What You Need to Know to Find Your Best Car Alarm

There are a number of situations where car alarms can definitely come in handy, but finding the best car alarm for any given situation can seem pretty complicated. You can’t always test drive a car security system like you can other aspects of a vehicle, but familiarizing yourself with some basic information will help a lot.

If you have a lot of expensive equipment in your car, or you live in a high crime area, then an alarm can help protect your investment and give you some much-needed peace of mind. Basic car alarms can be quite affordable, and even fancier systems with all the bells and whistles typically represent a smaller investment than replacing an expensive aftermarket sound system.

While even the best car alarm in the world can’t stop all thefts, outfitting your vehicle with an alarm will make it a less appealing target for many thieves.

There are four main factors that can help you settle on the best car alarm for your vehicle. Some of these factors are more important than others, but it’s important to take them into account. Before you buy a car alarm, the most important factors to consider include:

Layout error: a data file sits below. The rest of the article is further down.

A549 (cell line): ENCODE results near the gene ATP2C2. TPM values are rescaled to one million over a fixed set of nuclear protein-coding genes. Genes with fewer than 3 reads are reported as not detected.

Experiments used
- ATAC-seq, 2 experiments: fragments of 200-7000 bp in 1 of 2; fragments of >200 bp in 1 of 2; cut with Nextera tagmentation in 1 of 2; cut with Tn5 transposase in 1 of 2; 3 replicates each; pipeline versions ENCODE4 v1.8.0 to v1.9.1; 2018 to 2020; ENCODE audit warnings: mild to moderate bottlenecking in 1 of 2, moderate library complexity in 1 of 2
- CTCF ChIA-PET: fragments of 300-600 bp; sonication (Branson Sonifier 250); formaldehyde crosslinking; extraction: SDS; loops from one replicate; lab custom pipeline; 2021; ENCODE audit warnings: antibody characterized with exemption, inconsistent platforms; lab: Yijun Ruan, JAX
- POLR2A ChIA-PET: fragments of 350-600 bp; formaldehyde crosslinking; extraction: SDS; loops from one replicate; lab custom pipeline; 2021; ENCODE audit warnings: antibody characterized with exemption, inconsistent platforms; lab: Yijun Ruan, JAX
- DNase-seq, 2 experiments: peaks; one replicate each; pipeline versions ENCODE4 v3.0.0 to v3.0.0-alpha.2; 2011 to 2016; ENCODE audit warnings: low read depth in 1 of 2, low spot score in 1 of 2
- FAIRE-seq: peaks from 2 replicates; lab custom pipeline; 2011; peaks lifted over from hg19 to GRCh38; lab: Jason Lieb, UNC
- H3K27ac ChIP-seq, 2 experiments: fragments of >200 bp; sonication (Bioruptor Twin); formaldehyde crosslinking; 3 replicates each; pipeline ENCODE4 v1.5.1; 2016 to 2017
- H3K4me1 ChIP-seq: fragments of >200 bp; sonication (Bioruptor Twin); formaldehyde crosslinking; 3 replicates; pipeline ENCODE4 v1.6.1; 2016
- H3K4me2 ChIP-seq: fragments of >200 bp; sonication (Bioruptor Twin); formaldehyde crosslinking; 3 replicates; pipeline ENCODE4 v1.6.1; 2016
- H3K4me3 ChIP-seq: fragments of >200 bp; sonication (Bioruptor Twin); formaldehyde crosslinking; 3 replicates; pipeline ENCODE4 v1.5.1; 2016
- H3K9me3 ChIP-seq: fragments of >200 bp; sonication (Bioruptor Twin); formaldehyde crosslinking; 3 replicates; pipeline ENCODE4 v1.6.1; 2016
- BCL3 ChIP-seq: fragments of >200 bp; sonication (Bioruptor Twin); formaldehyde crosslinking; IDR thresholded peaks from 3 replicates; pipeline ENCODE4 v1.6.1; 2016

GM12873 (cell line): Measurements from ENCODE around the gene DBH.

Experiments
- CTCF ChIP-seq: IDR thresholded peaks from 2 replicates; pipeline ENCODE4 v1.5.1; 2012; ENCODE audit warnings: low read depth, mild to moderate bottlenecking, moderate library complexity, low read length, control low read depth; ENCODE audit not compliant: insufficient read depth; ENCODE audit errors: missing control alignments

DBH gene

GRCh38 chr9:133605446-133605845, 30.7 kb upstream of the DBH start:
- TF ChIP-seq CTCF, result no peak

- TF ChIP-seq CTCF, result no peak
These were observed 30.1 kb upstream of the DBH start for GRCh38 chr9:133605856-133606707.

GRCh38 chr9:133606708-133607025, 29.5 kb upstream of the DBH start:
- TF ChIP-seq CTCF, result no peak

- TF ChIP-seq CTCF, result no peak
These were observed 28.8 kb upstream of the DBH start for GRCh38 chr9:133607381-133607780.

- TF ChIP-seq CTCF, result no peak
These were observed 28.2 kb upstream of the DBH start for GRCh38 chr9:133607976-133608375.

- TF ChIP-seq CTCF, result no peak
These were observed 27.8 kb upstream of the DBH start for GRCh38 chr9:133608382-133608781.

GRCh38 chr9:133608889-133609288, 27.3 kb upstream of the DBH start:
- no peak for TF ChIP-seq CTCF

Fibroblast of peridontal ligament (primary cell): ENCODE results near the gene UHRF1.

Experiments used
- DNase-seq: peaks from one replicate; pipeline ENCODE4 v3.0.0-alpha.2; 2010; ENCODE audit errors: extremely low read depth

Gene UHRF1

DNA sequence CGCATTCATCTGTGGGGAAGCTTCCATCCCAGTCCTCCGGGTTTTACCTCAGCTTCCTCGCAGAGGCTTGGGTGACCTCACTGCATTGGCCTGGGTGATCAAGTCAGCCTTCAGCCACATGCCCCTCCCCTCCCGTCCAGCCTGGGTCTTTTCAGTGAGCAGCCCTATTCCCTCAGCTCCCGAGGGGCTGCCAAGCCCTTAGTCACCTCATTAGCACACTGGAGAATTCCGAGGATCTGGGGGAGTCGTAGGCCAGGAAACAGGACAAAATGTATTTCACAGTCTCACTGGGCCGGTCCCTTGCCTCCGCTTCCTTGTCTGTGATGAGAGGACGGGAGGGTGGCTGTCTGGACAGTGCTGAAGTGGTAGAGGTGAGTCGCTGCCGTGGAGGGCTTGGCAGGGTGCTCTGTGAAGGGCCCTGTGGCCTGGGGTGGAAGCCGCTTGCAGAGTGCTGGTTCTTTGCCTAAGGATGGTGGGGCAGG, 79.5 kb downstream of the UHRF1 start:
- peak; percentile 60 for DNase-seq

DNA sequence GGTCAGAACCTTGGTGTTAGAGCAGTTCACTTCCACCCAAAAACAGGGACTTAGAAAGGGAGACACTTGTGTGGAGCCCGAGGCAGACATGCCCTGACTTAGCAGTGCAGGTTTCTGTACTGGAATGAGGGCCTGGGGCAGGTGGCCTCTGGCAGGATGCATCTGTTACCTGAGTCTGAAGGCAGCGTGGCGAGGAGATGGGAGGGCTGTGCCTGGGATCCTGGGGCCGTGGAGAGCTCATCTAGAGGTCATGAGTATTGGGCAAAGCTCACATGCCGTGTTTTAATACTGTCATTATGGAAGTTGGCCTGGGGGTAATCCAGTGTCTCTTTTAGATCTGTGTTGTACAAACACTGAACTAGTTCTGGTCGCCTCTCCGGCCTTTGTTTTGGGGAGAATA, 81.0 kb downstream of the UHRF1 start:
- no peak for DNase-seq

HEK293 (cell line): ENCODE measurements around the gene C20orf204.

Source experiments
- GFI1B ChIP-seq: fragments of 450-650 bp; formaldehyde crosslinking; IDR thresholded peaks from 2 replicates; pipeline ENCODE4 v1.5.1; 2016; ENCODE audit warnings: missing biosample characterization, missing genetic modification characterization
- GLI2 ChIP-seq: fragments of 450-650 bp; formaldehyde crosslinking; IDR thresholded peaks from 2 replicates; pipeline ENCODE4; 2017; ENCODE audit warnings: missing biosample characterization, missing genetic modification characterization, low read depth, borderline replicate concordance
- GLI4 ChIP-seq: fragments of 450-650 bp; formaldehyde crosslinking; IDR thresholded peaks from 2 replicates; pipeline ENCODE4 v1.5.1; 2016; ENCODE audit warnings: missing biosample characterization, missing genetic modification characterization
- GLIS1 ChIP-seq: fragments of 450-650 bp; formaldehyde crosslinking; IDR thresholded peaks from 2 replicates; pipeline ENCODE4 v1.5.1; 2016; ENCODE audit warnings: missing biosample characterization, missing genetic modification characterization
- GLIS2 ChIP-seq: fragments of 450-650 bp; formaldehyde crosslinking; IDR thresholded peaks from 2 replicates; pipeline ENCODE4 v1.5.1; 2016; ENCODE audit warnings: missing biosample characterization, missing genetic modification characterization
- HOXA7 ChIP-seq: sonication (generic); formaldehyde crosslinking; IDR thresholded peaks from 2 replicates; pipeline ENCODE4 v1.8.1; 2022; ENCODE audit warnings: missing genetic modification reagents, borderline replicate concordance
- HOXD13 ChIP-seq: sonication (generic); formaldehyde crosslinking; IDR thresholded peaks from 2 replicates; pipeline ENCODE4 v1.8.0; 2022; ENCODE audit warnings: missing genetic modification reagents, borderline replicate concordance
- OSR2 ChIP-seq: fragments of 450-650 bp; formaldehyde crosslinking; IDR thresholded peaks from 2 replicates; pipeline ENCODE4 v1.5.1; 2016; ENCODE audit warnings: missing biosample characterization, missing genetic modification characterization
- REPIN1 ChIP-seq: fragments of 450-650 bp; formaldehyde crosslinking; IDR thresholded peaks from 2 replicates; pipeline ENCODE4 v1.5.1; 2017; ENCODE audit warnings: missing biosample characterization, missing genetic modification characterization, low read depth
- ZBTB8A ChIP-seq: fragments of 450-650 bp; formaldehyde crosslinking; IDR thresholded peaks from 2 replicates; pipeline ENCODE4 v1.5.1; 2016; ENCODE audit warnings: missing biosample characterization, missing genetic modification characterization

The best car alarms come with a variety of sensors that are able to detect an in-progress theft via a variety of means.


The other main component that a good car alarm needs to include is a noise-making device, like a loud siren, that goes off when someone attempts to steal the vehicle.


Good documentation, either in the package, or online, is absolutely vital if you’re planning on buying and installing your own car alarm.

Modular options

You can buy a car alarm, install it, and be done, but the best car alarms are modular, meaning you can pick and choose the features you need, and either install them all at once or go back and add things you want later on.

Since car security systems depend on a variety of sensors to detect the presence of a thief, this is the most vital factor to consider. Basic car alarms just come with door sensors, but more expensive systems can be much more complex. Some of the most common sensors include:

  • Door sensorsActivate the alarm when a thief attempts to open the door.
  • Movement sensorsActivate the alarm when the vehicle is bumped or jiggled.
  • Broken window detectorsActivate the alarm when a window is broken with a microphone that detects breaking glass, or a pressure sensor to detect the change in pressure resulting from the window breaking.
  • Motion sensorsActivate the alarm or sound an audible warning when motion is detected near the vehicle.

If you’re working on a tight budget, a basic alarm that only has door sensors is better than nothing. However, it is very easy for thieves to bypass these systems by just breaking a window. If you want to prevent that, you’ll need a system that includes a microphone or pressure sensor. Movement sensors can also be helpful since they will trigger the alarm if a thief rocks the vehicle back and forth or from side to side.